Posts Tagged ‘letting go’



February 26, 2010

Your thoughts go back to the beginning: how you met, the project’s evolution, decisions made along the way in what has now been a 16 month process – a fact causing you to sometimes shake your head in near disbelief.

The initial goal was and still is to make great music together. As is often the case over time, camaraderie is formed. In addition to learning and performing music, you laugh, share past experiences, socialize outside of “band stuff” and ultimately, form friendships that appear as binding as family.

If you’re lucky, all of this cements the group in a fashion similar to any healthy relationship. There’s understanding, compromise, caring, open communication and most importantly, respect. Some who are close to the group often don’t understand the bond. Short of a clear explanation, you simply state, “It just is.”

But now, you’re at a crossroads. Neither direction is easy. As you survey the thoughts of other members, you realize you’re not alone. There is concern, angst, caring and kindness all present in this heart wrenching, but all-to-common situation.

You have to replace him.

He’s done nothing wrong. Most bands would be thrilled to have his easy-going manner, professional attitude, punctuality, kindness of heart and giving spirit.

Most bands.

But yours is an evolving project. The material is becoming more challenging – the result of a consensus decision. The desire to move in this direction also challenges the skill level of each member. All have every intention and the ability to meet the challenge – except one.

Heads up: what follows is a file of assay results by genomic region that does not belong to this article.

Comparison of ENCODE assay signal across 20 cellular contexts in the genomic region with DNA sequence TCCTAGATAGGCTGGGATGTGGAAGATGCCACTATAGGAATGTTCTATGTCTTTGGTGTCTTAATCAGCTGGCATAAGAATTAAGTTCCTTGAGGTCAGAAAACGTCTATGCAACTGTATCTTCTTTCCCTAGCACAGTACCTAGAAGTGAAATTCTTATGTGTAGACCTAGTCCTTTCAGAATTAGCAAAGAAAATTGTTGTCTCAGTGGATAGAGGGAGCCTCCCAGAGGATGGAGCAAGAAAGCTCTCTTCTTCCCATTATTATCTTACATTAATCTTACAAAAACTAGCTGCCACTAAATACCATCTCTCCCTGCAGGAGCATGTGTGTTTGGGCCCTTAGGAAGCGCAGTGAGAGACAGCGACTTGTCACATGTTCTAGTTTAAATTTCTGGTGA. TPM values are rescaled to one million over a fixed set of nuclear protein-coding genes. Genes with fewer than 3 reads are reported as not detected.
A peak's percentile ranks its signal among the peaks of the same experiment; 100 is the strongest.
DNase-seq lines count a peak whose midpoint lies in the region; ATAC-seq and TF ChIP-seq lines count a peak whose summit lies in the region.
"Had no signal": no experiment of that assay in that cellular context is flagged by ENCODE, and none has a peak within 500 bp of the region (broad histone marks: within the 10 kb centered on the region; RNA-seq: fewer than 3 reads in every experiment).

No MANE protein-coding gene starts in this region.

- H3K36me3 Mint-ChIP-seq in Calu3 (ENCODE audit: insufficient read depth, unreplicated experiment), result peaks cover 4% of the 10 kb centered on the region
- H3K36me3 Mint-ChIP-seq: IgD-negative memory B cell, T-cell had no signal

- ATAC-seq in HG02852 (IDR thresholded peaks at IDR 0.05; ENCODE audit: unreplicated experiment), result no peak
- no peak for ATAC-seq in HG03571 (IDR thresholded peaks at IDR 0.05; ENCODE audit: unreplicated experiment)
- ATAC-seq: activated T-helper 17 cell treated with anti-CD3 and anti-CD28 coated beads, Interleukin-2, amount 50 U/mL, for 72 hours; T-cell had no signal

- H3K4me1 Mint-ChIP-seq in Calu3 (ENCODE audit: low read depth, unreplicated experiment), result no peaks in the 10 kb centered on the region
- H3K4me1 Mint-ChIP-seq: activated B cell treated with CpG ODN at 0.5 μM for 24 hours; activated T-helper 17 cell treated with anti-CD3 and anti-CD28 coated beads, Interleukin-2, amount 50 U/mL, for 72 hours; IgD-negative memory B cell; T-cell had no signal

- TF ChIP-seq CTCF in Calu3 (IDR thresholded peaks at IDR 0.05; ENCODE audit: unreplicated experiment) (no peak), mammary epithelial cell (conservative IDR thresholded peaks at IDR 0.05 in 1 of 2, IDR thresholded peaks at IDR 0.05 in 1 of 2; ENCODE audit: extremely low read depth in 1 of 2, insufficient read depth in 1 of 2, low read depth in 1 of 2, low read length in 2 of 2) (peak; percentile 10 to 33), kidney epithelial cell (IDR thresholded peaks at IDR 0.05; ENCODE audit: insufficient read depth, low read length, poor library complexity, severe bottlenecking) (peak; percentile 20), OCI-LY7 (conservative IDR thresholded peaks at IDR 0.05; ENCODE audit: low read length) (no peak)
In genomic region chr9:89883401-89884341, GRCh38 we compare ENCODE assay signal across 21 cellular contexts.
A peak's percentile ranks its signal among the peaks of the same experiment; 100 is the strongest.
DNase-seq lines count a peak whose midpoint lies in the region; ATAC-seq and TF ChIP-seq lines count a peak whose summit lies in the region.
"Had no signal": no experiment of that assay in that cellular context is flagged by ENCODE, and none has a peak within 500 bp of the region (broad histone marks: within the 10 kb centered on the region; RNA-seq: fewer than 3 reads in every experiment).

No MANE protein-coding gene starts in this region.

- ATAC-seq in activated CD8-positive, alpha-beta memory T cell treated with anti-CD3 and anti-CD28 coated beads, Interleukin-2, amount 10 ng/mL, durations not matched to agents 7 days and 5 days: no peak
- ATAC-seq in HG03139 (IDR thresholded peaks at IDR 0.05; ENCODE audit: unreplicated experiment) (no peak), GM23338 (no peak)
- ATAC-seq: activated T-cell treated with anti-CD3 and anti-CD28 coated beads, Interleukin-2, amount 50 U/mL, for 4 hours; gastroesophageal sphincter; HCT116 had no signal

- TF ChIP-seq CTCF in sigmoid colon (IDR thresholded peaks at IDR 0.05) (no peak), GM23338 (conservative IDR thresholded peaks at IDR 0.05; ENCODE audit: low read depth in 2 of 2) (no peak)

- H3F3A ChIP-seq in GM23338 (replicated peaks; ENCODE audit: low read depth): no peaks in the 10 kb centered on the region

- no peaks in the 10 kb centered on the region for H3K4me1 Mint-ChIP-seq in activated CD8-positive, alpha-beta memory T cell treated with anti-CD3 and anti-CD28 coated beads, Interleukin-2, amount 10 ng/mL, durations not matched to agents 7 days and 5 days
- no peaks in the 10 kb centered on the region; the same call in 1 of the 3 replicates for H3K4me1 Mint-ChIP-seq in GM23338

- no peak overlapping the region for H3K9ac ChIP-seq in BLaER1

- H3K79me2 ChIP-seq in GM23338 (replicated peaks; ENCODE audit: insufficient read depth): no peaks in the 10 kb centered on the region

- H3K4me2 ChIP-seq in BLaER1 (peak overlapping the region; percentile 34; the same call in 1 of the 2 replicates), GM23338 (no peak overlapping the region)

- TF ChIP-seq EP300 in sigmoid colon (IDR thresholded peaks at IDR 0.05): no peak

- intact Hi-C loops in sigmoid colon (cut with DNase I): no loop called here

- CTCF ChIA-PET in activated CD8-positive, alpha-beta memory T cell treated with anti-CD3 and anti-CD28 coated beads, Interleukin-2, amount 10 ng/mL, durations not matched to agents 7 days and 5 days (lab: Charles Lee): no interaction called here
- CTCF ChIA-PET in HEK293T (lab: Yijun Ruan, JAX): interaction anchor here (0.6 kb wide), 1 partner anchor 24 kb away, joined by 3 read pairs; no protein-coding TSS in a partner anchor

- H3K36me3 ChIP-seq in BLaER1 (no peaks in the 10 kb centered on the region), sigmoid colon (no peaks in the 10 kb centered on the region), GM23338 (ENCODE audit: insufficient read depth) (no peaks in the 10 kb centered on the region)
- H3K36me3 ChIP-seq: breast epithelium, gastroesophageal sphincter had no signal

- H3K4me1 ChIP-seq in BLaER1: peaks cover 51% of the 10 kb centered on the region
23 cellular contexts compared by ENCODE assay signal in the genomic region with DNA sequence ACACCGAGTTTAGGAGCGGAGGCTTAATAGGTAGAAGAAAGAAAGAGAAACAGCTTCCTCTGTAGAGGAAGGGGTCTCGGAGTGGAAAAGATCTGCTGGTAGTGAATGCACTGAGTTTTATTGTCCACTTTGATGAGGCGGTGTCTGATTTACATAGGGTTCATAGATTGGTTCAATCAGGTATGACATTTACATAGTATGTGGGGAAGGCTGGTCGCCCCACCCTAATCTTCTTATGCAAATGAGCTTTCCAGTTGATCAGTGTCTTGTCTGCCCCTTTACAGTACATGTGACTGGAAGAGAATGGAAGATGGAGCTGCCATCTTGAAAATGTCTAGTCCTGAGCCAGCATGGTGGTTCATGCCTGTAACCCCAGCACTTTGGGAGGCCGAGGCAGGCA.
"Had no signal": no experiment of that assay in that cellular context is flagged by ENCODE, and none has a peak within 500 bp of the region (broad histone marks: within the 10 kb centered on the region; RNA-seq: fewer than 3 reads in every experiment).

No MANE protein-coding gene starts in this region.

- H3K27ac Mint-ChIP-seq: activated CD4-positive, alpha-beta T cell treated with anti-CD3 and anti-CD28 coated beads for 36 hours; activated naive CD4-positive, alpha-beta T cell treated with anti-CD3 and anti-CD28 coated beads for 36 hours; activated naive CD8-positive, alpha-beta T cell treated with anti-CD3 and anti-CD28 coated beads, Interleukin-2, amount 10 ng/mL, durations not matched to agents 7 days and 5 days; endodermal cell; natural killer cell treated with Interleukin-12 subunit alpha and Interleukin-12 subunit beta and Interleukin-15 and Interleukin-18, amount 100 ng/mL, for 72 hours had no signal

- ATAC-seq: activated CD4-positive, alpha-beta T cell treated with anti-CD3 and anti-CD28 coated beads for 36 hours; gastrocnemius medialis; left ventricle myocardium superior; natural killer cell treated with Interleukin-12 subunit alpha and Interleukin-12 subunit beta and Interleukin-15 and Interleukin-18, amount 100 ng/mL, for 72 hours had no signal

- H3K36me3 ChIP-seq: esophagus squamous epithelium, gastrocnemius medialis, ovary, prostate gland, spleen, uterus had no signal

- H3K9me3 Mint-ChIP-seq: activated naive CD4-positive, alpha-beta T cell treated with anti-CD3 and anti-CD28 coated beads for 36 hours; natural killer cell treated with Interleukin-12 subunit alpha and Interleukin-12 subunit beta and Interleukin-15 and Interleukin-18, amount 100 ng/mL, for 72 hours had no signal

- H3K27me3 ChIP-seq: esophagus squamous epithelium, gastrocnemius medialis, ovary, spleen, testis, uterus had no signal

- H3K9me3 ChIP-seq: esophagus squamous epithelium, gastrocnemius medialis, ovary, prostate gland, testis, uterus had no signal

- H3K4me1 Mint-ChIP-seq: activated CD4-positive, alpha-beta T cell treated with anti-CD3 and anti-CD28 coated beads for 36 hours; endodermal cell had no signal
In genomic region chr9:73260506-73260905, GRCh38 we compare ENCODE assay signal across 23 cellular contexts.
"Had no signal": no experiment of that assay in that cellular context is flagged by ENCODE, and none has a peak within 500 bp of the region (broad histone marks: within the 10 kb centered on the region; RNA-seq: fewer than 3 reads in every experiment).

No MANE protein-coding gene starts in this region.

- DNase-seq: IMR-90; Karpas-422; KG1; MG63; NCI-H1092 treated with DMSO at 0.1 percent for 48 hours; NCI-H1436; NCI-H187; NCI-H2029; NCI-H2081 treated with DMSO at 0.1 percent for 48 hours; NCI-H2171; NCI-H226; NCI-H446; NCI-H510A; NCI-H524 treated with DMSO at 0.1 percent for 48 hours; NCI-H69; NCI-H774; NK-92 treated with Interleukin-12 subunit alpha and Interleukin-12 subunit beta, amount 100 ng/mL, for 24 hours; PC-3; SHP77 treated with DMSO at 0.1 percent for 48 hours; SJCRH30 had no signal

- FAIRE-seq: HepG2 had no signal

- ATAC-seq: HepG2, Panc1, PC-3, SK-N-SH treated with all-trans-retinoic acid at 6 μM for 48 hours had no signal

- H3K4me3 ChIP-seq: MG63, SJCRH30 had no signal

“His heart’s in the right place,” you tell yourself, so you keep working with him. “He’s the one that started the band,” you remember, as you witness endless struggle with some musical passages. You begin to ask yourself, “Has he got the chops?”

Then comes the defining moment.

Rehearsing one four beat measure for over an hour, in a span of three different rehearsals, he continues to deny what everyone else knows: he’s not able to learn material of this caliber. He becomes defensive, challenging the other band members, rather than himself. Adding insult to injury, this was the night he invited a co-worker/friend/musician to observe what would ultimately be his last rehearsal with the the rest of you. Fortunately, because of the quality of the band’s character, and his in particular, only frustration – not anger – sets in.

There is the pending disappointment that comes as the night progresses. By the end of rehearsal, the inevitability of the next step is clear.

For the next couple of days, e-mails go back and forth among the rest of you, expressing sorrow and churn for the upcoming conversation. Then, suddenly, there are none. No more funny e-mails. No more links to cool tunes on YouTube. There’s nothing more to say.

It’s now three days away, then two, then one.

Everyone arrives early. There’s a quiet anxiety permeating the room in anticipation of his arrival. The suggestion is made to sit at the kitchen table. You start off, quietly and calmly, expressing your concerns over the last rehearsal, then move into why you feel the best for all is to move forward with someone else. Again, because of his character, he too is calm and understanding, seeming almost relieved. After you finish, the rest of the members express their concerns, in much the same manner.

Then, it’s over.

After packing his gear, he shakes hands with everyone and exits.

“I can’t believe how well that went. He was so good about it.”

“It’s as if he sensed it was coming – almost like he wanted out.”

Maybe, he did.